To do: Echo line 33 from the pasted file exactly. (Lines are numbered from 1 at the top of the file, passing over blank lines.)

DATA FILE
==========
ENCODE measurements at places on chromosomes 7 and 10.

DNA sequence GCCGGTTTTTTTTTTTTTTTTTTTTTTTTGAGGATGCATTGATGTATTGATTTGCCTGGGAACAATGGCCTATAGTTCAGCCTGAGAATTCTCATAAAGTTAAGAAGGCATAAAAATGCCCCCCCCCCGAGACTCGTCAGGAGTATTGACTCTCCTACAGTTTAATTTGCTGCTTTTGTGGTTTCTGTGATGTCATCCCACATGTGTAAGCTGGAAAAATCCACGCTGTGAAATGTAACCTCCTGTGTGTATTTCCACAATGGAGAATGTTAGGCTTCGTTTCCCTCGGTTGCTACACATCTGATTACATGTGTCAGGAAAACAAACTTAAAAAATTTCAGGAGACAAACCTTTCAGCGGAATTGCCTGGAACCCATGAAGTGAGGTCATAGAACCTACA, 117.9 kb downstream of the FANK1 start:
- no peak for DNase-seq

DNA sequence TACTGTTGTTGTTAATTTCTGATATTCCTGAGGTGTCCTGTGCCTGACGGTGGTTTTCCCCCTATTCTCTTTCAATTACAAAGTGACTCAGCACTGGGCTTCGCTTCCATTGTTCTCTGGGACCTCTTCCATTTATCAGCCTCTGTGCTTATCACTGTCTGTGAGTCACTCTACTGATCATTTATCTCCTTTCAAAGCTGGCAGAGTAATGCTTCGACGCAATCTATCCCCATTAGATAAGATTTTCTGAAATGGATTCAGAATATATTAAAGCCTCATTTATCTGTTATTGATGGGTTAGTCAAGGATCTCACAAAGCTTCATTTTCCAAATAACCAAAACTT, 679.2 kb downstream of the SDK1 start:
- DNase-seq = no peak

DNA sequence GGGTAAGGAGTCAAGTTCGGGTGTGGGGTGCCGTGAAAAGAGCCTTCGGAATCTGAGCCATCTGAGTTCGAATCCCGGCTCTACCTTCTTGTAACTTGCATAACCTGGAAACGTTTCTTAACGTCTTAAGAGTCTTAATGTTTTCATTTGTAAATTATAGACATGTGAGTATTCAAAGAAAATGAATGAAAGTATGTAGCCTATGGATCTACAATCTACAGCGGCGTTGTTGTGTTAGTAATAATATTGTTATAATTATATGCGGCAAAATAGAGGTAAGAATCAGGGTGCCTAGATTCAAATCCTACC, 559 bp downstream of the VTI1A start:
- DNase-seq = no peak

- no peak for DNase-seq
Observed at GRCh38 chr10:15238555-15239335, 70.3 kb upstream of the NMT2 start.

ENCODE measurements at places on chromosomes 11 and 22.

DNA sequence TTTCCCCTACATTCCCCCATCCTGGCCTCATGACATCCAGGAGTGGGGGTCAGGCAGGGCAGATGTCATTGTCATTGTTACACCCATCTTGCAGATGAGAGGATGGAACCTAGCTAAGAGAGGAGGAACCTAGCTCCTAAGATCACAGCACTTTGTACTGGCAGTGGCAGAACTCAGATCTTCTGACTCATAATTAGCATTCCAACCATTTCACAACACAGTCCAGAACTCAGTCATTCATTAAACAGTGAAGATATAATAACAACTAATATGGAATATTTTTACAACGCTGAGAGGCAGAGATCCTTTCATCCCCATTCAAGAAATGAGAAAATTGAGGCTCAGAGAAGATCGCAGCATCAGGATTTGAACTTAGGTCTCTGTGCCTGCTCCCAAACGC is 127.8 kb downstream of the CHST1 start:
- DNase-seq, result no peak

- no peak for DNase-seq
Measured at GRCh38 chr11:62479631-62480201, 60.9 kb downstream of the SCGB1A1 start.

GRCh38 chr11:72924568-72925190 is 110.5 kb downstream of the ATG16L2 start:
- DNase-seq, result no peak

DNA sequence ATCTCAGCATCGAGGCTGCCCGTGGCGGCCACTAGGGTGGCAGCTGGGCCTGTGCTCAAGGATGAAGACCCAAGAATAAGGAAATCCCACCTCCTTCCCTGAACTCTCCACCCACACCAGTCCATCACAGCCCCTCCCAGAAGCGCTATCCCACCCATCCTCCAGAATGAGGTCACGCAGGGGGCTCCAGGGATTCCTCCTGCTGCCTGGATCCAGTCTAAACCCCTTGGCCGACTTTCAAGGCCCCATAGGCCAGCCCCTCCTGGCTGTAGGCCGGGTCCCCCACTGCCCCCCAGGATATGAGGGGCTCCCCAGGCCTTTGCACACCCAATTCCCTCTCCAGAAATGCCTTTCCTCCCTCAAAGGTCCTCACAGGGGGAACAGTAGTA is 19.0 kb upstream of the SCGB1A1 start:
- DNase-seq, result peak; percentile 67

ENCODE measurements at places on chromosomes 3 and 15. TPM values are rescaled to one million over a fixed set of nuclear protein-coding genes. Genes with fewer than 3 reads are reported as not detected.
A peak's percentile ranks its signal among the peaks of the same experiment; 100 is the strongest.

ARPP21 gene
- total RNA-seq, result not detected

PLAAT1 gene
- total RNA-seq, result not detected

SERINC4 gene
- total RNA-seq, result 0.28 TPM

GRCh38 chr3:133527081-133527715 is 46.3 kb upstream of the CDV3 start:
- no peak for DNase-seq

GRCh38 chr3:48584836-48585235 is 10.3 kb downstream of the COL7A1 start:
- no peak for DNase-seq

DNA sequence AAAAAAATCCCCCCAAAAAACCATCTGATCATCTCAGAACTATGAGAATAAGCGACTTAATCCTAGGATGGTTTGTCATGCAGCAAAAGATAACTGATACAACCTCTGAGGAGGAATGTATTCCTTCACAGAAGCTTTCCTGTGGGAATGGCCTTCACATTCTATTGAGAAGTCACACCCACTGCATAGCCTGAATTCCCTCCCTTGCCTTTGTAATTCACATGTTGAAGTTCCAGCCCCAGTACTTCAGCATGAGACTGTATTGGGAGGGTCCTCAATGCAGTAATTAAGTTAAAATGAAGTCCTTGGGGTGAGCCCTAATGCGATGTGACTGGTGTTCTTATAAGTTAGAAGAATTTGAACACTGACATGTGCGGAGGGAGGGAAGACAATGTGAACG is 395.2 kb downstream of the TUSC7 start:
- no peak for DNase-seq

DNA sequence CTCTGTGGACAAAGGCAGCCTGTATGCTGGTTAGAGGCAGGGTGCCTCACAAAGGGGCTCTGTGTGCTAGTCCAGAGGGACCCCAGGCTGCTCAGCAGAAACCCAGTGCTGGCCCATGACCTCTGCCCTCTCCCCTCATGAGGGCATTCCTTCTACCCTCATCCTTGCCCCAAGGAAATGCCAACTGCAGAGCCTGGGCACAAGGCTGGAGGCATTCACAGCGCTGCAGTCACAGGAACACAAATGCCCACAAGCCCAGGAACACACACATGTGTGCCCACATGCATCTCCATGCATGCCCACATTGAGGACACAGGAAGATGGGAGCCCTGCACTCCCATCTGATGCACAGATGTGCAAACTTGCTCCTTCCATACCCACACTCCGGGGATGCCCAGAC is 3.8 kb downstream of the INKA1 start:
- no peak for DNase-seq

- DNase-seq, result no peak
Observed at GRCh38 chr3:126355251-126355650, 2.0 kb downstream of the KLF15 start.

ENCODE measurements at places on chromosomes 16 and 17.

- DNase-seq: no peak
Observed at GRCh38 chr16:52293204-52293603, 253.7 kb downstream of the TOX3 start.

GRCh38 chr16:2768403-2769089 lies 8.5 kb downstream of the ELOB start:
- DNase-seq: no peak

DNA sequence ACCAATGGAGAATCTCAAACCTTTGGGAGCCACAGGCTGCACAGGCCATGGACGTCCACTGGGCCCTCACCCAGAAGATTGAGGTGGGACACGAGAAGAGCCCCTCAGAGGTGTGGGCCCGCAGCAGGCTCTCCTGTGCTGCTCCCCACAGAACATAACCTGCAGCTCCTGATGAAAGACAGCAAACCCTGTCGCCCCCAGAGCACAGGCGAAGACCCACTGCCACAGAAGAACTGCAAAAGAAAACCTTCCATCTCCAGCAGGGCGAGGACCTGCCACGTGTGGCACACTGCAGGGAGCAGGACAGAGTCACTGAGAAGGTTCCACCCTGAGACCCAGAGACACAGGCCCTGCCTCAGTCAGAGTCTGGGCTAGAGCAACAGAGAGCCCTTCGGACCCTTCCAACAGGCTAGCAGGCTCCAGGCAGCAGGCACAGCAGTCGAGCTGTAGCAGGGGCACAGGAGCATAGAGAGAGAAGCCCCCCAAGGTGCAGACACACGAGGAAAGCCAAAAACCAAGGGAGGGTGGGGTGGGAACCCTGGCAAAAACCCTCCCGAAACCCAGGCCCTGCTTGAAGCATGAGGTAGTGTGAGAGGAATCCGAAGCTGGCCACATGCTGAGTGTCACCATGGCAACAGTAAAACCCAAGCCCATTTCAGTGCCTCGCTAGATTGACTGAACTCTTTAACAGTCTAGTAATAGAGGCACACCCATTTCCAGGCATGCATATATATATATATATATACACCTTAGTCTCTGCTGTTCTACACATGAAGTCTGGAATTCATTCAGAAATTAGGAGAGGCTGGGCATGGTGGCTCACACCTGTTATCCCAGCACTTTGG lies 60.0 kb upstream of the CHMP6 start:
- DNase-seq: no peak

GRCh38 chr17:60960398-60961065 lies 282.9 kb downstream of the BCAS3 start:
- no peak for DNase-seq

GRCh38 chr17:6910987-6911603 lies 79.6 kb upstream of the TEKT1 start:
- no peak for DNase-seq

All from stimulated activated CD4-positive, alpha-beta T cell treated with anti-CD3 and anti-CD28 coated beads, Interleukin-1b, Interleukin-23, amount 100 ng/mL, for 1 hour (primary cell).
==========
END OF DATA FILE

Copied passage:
DNA sequence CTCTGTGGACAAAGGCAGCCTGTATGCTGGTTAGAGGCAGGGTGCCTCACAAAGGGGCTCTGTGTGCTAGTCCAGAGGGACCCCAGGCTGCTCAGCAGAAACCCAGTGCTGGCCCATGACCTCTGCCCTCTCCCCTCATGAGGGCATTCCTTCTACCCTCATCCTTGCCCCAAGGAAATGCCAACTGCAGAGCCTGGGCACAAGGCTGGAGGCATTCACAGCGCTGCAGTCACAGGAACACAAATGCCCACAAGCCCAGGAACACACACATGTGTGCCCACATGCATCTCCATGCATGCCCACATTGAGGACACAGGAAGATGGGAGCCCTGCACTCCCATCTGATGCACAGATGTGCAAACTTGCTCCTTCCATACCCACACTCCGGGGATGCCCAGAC is 3.8 kb downstream of the INKA1 start: